And there you have it the full Core i5 3570K review way beyond the initial release, a standalone review this time and if one thing has become clear, these are great processors for the gaming community.
Tweaking and performance
The tweaking potential as history has learned us is good but not great all due the the Intel Heat Spreader. Ivy bridge processors as such overheat quite fast once you pass 1.30 Volts on the processor. We took the 3570K towards 4700 MHz but don't be surprised if you get stuck at 4500 MHz as we already needed 1.375 Volts to make this happen. And the only way to keep that processor stable at these frequencies was to use some sort of extravagant cooling. In our case a liquid cooling kit from NZXT.
Ivy Bridge was the next logical step for Intel to make in terms of their Tick-Tock model. The Tick here is to further improve on the existing architecture, yet on a smaller fabrication process -- the 22nm transition has been completed. Now we have to wait for Haswell later this year.
Despite the heat issues that Ivy bridge has when you increase Voltages, we do have to say that the ease with K model 3570 and 3770 processors is impressive. You'll reach +4.5 GHz real fast. Be advised though, get good cooling to achieve and maintain acceptable temperatures. We noticed that once you pass 1.30 Volts on the processor, heat becomes an issue real fast. The overclocks themselves are definitely real fun though.
Combined with a 77 Watt power draw and lower voltage requirement when overclocking might push you over to the other side. But clock for clock performance, really things are not at all different. If you are coming from much slower processors and are in need of an upgrade then I can recommend Ivy Bridge very much.
My personal favorite will remain that 8-threaded Core i7 3770K for obvious reasons, the Core i5 3570K however I like very much. The processor has all the variables right, despite the fact we had been hoping for a notch more baseline performance.
What about the IGP
Quite honestly, for gaming, you are still looking at little performance for any serious stuff. Flick down and forfeit on image quality and resolution, and things will get better fast. As huge as the overall performance improvement over the last generation IGPs really is, it remains entry-level for gaming. But for mobile platforms the embedded GPU will be quite good.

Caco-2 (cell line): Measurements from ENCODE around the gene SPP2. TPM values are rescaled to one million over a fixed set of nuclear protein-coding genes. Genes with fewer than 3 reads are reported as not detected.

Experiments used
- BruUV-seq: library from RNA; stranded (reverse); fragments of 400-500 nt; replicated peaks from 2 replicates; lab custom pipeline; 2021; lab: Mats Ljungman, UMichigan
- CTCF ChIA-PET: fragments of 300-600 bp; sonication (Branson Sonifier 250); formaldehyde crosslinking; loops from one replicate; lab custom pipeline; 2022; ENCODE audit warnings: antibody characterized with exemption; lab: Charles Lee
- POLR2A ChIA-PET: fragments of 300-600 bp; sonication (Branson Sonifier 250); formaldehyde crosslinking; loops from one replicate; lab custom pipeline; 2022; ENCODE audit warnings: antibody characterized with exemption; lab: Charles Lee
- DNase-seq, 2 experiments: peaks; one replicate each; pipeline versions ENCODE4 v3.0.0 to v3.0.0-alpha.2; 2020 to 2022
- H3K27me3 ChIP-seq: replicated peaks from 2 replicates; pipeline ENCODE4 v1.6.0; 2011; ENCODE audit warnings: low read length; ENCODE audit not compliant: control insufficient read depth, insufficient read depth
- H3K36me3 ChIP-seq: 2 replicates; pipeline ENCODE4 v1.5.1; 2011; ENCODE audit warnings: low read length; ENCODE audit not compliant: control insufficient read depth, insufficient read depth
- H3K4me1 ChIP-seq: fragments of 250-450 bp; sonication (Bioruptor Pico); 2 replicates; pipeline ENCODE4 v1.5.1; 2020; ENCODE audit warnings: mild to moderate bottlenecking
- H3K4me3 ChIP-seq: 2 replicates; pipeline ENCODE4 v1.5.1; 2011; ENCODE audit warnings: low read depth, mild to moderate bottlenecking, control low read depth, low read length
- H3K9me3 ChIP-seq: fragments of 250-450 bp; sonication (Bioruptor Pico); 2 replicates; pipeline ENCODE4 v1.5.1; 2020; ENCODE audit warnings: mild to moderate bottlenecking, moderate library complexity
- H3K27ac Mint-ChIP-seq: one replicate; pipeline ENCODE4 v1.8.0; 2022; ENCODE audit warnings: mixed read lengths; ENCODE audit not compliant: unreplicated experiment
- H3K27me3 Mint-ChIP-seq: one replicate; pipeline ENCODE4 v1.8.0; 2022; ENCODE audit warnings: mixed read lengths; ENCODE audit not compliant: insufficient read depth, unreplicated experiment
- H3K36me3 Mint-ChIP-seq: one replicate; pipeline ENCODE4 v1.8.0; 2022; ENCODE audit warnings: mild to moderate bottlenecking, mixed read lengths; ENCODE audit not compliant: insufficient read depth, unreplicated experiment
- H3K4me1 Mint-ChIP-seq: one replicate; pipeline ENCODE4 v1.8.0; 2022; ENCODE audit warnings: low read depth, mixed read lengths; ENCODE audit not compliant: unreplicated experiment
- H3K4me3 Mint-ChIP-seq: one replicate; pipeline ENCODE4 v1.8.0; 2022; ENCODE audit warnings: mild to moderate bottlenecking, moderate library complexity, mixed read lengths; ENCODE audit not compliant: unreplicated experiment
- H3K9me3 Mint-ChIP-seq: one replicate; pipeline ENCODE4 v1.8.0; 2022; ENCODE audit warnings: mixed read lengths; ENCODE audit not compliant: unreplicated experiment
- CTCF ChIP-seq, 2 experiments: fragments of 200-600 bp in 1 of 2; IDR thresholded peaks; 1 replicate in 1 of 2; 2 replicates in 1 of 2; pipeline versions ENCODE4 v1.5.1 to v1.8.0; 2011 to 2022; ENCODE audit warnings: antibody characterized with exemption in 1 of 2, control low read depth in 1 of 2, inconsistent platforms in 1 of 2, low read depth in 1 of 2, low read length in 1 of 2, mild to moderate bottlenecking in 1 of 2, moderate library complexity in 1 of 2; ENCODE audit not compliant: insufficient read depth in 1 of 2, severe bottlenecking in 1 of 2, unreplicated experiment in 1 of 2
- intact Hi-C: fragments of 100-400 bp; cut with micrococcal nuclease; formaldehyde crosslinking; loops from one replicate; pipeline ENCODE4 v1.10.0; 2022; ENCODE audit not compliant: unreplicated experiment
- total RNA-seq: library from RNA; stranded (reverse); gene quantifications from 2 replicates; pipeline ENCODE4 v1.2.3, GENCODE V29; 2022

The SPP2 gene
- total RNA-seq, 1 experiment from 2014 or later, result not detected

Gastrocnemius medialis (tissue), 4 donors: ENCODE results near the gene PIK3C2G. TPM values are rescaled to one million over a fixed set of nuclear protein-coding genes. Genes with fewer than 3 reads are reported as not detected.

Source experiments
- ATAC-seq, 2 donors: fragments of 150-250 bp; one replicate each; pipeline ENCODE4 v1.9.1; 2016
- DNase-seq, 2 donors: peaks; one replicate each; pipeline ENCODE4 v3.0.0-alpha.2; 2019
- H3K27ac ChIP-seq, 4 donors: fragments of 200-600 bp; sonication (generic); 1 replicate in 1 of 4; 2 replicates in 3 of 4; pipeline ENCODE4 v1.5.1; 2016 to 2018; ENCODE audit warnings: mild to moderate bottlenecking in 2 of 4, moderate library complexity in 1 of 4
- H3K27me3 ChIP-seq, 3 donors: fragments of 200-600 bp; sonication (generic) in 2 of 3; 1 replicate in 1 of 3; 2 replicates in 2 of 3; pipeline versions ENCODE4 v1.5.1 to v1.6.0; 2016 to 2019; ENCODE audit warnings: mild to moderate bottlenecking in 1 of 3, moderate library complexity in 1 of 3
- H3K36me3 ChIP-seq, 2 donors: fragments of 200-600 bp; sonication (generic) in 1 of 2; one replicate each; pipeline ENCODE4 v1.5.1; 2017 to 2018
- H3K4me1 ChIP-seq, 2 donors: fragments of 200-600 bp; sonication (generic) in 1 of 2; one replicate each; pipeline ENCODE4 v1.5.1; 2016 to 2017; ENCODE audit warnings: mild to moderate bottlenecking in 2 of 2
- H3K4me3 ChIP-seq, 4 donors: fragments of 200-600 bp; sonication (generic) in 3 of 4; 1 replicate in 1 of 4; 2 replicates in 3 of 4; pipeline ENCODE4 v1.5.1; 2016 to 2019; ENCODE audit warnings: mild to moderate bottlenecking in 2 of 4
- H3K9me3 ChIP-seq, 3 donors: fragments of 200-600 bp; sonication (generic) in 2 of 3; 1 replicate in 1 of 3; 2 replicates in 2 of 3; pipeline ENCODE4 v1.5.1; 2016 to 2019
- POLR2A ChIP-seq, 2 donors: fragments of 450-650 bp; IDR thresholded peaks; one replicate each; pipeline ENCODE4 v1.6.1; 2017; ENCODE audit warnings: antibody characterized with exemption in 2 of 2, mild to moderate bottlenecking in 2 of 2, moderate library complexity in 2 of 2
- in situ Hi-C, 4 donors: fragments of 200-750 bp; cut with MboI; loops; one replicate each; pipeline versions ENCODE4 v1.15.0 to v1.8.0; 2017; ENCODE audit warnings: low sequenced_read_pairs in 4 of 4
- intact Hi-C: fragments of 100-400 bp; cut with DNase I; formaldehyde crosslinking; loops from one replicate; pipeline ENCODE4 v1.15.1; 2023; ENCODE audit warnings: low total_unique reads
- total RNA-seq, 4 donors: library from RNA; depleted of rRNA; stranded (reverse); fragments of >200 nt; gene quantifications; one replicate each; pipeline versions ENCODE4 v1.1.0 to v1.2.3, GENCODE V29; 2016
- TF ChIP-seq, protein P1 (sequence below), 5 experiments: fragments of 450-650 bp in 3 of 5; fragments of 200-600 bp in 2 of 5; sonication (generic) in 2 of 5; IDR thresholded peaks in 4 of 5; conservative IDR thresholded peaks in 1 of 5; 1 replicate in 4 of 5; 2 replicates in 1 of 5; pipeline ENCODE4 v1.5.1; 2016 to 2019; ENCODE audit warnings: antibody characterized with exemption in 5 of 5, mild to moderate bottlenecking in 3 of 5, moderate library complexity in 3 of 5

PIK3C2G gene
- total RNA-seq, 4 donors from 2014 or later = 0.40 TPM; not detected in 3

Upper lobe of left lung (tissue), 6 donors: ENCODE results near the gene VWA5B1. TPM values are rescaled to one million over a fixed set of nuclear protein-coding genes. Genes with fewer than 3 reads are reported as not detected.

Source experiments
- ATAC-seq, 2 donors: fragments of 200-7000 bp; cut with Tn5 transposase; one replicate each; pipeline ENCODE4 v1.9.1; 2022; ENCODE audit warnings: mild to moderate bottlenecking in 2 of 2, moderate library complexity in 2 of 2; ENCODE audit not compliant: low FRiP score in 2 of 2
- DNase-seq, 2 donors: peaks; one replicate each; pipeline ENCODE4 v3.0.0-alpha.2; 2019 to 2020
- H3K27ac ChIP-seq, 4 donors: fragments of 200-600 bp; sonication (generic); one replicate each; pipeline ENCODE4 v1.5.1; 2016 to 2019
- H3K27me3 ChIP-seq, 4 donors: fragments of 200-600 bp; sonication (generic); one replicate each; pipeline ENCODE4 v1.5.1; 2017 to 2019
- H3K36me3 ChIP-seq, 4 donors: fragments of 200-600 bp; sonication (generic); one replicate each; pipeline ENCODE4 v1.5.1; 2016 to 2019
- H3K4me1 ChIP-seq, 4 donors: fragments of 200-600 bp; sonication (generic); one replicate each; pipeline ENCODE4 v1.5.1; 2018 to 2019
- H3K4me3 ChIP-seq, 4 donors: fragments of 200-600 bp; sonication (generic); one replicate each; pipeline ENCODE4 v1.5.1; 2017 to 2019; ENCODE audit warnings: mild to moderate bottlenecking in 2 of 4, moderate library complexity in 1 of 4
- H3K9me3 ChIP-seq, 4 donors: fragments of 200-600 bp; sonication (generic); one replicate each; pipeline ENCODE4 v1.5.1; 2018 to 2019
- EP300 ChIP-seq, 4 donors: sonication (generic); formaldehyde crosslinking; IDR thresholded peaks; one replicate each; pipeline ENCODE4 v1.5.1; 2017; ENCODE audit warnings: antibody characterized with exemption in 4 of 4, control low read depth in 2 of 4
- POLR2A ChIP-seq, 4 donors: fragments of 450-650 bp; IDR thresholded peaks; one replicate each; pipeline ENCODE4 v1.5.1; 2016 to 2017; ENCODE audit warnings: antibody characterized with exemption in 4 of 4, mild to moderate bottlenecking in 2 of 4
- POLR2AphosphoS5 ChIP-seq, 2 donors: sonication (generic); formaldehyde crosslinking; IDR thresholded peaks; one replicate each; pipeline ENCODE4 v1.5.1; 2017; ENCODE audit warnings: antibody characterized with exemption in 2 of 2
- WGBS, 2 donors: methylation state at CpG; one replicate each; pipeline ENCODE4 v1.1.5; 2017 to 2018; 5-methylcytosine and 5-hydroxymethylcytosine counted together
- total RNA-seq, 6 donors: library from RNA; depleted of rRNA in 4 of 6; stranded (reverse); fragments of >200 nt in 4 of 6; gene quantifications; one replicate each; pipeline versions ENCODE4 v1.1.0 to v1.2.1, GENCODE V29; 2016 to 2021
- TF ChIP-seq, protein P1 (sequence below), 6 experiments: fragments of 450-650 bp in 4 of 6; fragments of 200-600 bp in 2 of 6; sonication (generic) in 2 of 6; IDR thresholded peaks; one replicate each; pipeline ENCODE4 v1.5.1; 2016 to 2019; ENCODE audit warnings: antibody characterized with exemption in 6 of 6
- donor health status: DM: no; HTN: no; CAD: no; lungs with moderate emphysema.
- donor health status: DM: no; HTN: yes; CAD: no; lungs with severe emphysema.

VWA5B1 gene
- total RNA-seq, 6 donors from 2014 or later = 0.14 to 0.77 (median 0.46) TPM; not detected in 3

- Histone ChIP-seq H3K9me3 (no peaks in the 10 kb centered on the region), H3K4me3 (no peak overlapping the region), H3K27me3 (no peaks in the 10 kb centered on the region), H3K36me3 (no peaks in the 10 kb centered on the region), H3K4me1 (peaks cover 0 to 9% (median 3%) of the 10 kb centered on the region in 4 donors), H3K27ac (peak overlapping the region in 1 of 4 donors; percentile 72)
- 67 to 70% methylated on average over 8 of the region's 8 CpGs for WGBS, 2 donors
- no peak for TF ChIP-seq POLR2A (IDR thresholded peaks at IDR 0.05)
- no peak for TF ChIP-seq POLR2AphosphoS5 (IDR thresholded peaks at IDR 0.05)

We also need to separate gaming from the graphics core, realize that it is a multipurpose graphics processor. You'll have no issues with Blu-ray playback, heck it can even deal with 3D TV, post-process your media files and help out with video en/trans and decoding. The GPU is compatible with HDMI 1.4 and Display Port 1.2 next to the regular DSUB and DVI connectors of course. But overall, we really like the embedded GPU for what it is and does, we like to call it a video or media processor though.
The enhanced AVX extension; I did not expect it to perform this well. You have two requirements before you can use the AVX extension on the processor. Make sure your Windows 7 is up-to snuff with the SP1 (required).
Let's talk money
A 3570K will cost you 200 EUR say 220 USD, and that is why this processor has become amongst the most popular processors currently. The L3 cache is only a hint smaller at 6MB and the default clocks are only 200 MHz lower than the 3770K. You do forfeit on hyper-threading though and that showed quite a bit in the synthetics tests. But it's 100 bucks cheaper opposed to that 3770K and gaming wise we doubt you'd ever notice a difference.
The Intel reference board with a Sandy Bridge processor WITHOUT a graphics card idles at roughly 50 Watts. Once we stress the processor 100% on that platform we leveled out at 110~120 Watts. So Ivy Bridge and its chipset are energy friendly, realistically though they are not at all far off from Sandy Bridge. Once you add a dedicated graphics card the dynamic changes of course. Remember, after a BIOS update Ivy Bridge can work fine in your series 6 chipset motherboard as well. Heck, it even works vice versa, a Z77 motherboard will support a Core i7 2700K just as well.
We stated it in the past already, looking at Ivy Bridge in its baseline processor performance we had hoped for a little more over the previous generation. However, the TDP, overclockability, increased IGP performance and then the platform features increase with USB 3.0 and PCIe Gen 3.0 makes the overall infrastructure much more interesting than the previous generation. Since the Core i7 3770K remains pricey the Core i5 3570K is the next best thing to be honest, for any performance enthusiast gamer in the desktop PC platform we can wholeheartedly recommend these processors in combo with a nice Z77 motherboard.
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Core i5 655K and Core i7 875K processor review Intel today releases two new processors targeted at a somewhat more enthusiast audience. Yes, processors for tweakers and overclockers. On socket LGA 1156 Intel now releases two K series processors. The 32nm Intel Core i5-655K processor has the very same specifications as the Core i5 650; it will operate at 3.2 GHz, will feature two cores with Hyper-Threading technology, sport 4MB of L3 cache and will be made using 32nm process technology. The difference between the 650 and 655K is the unlocked multiplier only. Then we have the enthusiast class Intel Core i7-875K processor, it has the very same specifications as the Core i7 870; it will operate at 2.93GHz, will feature four cores with Hyper-Threading technology, sport 8MB of L3 cache and will be made using 45nm process technology. The only difference between the two central processing units (CPUs) will be the unlocked multiplier on the 875K chip, which will allow overclockers and enthusiasts to easily boost clock-speed of the product without the necessity of overclocking other parts of their systems.